A new book ‘Multiple Identities: Essays on Caribbean Literature’ by Dr. Kumar Mahabir has been released.
This collection of 11 essays focuses mainly on a variety of literary works by Caribbean writers.
Part One comprises critical perspectives on individual poems by A.L. Hendriks (“Neighbour, Tenth Floor”), Mervyn Morris (“Cave”), Eric Roach (“I am the Archipelago”) and Anthony McNeill (“Rimbaud Jingle”).
Part Two critiques individual novels by John Hearne (Voices Under the Window), Wilson Harris (Palace of the Peacock), George Lamming (In the Castle of My Skin) and Earl Lovelace (The Dragon Can’t Dance).
Part Three studies the works of V.S. Naipaul on his childhood and education.
Part Four analyses the Trinidad observance of Hosay/Muharram as a form of folk drama/street theatre.
The collection concludes with an Appendix which contains an exclusive record of a talk by Samuel Selvon to a few students in 1982.
Dr. Mahabir, the author, is an Assistant Professor at the University of Trinidad and Tobago (UTT). He obtained his Ph.D. in Anthropology from the University of Florida (UF), and his B.A. and M.Phil. in Literatures in English from the University of the West Indies (UWI).
The Foreword of the book was written by Dr Sarah Lawson Welsh, Associate Professor and Reader in English and Postcolonial Literatures at York St. John University in England.
About this book Dr Virginia L. Hampton, an Assistant Professor in Faculty of Education and Arts at the University of Belize, wrote:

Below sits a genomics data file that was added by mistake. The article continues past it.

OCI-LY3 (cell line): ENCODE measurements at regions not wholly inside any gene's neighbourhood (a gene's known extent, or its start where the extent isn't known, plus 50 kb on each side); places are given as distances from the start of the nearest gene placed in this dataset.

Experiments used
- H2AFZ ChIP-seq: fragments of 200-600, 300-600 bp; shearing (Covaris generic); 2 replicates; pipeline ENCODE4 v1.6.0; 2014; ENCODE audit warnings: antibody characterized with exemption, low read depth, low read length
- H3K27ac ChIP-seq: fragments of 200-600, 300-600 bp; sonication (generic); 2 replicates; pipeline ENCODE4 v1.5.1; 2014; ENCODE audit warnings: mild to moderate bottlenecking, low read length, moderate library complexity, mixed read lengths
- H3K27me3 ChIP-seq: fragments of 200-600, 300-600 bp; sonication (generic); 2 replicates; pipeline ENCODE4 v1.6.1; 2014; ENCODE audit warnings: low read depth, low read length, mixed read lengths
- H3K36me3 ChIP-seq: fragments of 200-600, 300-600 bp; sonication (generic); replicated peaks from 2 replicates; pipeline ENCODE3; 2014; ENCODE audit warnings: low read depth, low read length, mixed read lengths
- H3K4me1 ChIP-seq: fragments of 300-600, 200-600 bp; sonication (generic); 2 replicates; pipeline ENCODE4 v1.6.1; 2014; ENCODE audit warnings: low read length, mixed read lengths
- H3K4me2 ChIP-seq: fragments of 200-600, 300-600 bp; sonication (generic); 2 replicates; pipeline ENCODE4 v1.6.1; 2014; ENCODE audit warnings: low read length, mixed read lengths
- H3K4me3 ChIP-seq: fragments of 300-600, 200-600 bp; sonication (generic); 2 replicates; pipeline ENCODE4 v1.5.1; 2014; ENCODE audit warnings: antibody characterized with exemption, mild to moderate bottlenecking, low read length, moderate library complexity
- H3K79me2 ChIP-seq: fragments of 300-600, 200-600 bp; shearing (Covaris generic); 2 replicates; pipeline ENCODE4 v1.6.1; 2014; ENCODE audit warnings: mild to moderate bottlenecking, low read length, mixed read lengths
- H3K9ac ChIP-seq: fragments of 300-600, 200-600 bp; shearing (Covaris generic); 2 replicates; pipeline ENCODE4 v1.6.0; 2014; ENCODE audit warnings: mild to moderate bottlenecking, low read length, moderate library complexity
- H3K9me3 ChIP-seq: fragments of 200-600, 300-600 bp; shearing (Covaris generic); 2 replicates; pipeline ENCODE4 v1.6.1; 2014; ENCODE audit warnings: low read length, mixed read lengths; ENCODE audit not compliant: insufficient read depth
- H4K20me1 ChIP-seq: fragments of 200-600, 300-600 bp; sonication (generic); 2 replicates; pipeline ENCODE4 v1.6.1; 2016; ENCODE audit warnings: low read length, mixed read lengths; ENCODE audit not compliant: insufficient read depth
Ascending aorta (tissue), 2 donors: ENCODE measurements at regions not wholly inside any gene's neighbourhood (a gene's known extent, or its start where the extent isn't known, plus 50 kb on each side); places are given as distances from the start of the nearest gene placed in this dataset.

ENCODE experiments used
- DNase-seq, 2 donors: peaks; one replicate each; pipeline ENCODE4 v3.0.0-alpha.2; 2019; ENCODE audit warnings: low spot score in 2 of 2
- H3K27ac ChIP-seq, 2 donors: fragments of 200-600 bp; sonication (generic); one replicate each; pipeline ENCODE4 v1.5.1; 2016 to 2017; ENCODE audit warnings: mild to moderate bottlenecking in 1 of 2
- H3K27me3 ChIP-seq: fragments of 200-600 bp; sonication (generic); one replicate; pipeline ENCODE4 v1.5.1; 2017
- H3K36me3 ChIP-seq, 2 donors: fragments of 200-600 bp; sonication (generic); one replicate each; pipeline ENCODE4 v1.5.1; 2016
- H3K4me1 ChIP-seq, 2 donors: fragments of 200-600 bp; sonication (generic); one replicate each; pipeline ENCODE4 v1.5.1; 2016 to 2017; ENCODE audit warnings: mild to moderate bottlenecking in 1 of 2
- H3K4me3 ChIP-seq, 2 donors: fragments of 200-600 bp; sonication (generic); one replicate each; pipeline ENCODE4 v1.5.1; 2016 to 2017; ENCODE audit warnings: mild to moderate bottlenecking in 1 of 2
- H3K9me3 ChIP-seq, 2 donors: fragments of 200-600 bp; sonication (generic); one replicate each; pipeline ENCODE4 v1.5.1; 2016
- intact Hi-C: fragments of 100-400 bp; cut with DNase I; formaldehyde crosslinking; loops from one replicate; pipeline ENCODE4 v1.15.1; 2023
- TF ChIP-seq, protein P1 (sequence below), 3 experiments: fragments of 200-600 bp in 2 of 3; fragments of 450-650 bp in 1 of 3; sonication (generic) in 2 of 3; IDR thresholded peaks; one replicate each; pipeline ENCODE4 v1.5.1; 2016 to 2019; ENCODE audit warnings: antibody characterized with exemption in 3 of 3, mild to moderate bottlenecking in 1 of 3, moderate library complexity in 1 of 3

“The profound critical literary and cultural analysis in this anthology invites us to examine the tensions between the majority and minority in the English-speaking Caribbean, and ultimately, to forge our connections to one another in the Americas through the tensions and transformations wrought by miscegenation and hybridity, migration and creolisation.”
Professor Godfrey Brandt, FRSA, Visiting Professor of English, Godfrey Okoye University, Enugu, Nigeria, Africa & Former Director of Education at The Commonwealth Institute, London and the Arts Council of Great Britain, also wrote:
“In this collection of essays, Dr Mahabir provides a crucial contribution to Caribbean literature,
a complex canon of letters that has now certainly come of age. Mahabir’s work goes well beyond other approaches taken in analysing Caribbean literature. He recognises the contributions by well-known (V.S. Naipaul, Earl Lovelace, Samuel Selvon and George Lamming) and lesser-known stalwarts of Caribbean narrative.
“The collection covers poetry, the novel and some contextual cultural content such as an informal talk by Samuel Selvon, a discussion on Hosay/Muharram, and the childhood and education of VS Naipaul. These elements add to a very rich and textured collection.
“All of Mahabir’s commentaries are characterised by a strong sense of the literary alongside the socio-historical aspects of the works which, for him [and rightly, I feel], are intertwined.
“This book is a must-read for students of literature as well as those with a passing interest in the field. It provides an entrée into the mind and language of the region with all of its similarities and contradictions.”
Copies of the book are available at major bookstores in Trinidad and Tobago. Also contact (868) 674-6009 or firstname.lastname@example.org